📌 Supreme court decision:
🔴 On issue 1: IEBC ✅
🔴 On issue 2: IEBC ✅
🔴 On issue 3: IEBC ✅
🔴 On issue 4: IEBC ✅
🔴 On Issue 5: IEBC ✅
🔴 On issue 6: IEBC ✅
🔴 On issue 7: IEBC ✅
Nairobi, Kenya: The Supreme Court of Kenya has ruled that the Presidential elections were a fair reflection of the will of the people.
Wafula Chebukati, the chairperson of the Independent Electoral and Boundaries Commission-IEBC last month announced that William Ruto garnered 7,176,141 votes, or 50.49 percent of the total votes cast, enough for him to be declared winner.
However, Odinga who polled 6,942,930 votes or 48.85 percent petitioned the Supreme Court claiming irregularities like tampering with the system to falsify the tallies, as well as sidelining part of the seven-member commission before announcing the final tally.
Deputy Inspector General of Police, Edward Mbugua has ordered regional police commanders to be on top of the situation irrespective of the outcome. “Depending on the ruling, we expect various reactions from the public. You are directed to prepare orders on how to deal with the aftermath of the court ruling,” he said in a notice to regional police commanders.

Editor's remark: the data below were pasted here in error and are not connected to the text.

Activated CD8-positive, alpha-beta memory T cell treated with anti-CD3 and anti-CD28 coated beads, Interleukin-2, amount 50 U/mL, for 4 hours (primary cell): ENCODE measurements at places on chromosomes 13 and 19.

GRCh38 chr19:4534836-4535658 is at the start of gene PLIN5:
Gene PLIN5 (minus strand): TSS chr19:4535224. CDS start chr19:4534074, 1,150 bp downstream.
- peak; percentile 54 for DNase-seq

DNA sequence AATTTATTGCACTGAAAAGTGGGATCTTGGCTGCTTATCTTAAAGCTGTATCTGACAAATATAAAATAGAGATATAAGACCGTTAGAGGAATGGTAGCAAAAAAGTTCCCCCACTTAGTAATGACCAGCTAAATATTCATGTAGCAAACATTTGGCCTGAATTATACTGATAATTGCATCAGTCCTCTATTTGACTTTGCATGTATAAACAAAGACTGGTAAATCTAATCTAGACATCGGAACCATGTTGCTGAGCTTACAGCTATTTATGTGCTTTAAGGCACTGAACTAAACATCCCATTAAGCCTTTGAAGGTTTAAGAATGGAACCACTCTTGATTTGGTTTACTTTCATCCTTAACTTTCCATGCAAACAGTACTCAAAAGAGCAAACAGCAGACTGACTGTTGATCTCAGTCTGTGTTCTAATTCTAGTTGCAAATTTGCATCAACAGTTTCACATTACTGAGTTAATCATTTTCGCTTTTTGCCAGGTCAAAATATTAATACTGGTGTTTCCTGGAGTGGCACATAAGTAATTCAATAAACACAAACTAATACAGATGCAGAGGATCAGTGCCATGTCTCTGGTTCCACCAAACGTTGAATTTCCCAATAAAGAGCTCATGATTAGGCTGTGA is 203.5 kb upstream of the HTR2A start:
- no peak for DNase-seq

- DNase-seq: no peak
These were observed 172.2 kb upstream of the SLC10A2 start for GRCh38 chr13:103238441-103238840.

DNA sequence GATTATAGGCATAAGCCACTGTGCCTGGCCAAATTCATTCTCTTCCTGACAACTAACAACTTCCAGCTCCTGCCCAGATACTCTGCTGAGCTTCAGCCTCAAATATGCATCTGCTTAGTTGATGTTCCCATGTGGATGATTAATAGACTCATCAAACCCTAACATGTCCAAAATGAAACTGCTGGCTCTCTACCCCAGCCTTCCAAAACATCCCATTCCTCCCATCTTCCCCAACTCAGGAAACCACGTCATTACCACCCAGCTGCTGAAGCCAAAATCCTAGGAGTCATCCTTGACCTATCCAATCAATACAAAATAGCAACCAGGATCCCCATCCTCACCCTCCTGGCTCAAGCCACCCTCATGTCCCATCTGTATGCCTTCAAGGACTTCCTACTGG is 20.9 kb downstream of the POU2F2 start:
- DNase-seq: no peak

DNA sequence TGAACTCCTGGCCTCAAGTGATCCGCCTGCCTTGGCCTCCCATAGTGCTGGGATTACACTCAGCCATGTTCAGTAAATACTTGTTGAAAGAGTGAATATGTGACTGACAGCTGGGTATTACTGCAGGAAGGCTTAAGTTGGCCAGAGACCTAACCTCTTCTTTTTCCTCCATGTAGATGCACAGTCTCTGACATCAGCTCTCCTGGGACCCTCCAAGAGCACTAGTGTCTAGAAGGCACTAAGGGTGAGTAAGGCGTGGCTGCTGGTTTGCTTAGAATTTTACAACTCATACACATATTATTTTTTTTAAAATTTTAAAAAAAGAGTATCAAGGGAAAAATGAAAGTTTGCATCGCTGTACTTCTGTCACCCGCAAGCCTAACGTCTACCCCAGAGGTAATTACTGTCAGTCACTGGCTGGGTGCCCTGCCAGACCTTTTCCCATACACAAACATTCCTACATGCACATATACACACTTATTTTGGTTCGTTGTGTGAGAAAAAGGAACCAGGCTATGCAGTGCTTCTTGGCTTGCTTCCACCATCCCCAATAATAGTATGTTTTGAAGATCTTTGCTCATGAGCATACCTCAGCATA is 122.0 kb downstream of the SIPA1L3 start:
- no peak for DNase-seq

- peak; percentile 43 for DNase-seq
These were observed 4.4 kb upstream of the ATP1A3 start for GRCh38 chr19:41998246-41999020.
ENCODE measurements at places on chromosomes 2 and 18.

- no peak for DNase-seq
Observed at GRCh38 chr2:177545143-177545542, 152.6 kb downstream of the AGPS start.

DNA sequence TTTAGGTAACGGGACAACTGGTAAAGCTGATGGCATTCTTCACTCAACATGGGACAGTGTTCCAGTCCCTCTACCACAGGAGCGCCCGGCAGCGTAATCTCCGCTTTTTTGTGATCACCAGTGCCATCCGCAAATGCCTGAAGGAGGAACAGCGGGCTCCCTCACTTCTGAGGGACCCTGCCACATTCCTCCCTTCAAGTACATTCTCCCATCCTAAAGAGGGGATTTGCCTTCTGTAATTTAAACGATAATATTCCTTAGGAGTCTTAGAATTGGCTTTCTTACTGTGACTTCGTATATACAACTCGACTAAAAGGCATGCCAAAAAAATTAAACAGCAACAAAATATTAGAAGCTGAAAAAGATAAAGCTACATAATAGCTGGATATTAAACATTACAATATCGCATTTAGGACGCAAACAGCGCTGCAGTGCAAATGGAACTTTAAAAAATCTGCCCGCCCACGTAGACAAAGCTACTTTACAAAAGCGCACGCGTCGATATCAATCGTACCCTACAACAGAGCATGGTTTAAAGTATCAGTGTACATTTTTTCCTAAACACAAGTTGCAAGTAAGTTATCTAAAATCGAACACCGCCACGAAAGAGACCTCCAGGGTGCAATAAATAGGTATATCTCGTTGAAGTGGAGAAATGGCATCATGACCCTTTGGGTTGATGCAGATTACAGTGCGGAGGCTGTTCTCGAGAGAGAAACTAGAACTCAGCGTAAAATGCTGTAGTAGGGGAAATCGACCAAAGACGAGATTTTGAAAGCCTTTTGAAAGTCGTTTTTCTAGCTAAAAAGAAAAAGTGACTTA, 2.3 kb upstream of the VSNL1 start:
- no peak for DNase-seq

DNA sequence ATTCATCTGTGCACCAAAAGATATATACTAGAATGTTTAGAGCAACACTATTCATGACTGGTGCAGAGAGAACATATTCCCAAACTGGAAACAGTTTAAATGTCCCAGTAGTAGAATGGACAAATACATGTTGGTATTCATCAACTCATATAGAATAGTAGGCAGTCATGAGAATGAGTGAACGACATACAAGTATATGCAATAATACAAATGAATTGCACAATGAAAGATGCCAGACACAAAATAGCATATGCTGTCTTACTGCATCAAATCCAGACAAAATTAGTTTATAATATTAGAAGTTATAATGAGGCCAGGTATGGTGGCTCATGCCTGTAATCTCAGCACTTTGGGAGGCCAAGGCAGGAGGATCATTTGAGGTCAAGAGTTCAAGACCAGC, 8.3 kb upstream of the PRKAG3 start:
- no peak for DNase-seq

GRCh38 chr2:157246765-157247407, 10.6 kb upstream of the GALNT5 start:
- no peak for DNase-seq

Analysis shows increased police deployments in selected areas based on what has happened over time especially since the 2007 presidential election. The Kenya National Police Service has also warned citizens to stay away from the supreme court premises, while several roads to the Milimani Law Courts area will be closed two hours before judgement. A number of major roads to the Central Business District will also be closed.
Elections commentator and Uganda Human Rights Commission member, Crispin Kaheru has hailed the anxiety for peace apparent among most Kenyans. “Whichever way it goes, there’s a likelihood that the various parties will respect the Court ruling. It is my humble wish that Kenya emerges from this situation as a stronger and stable democracy,” he says.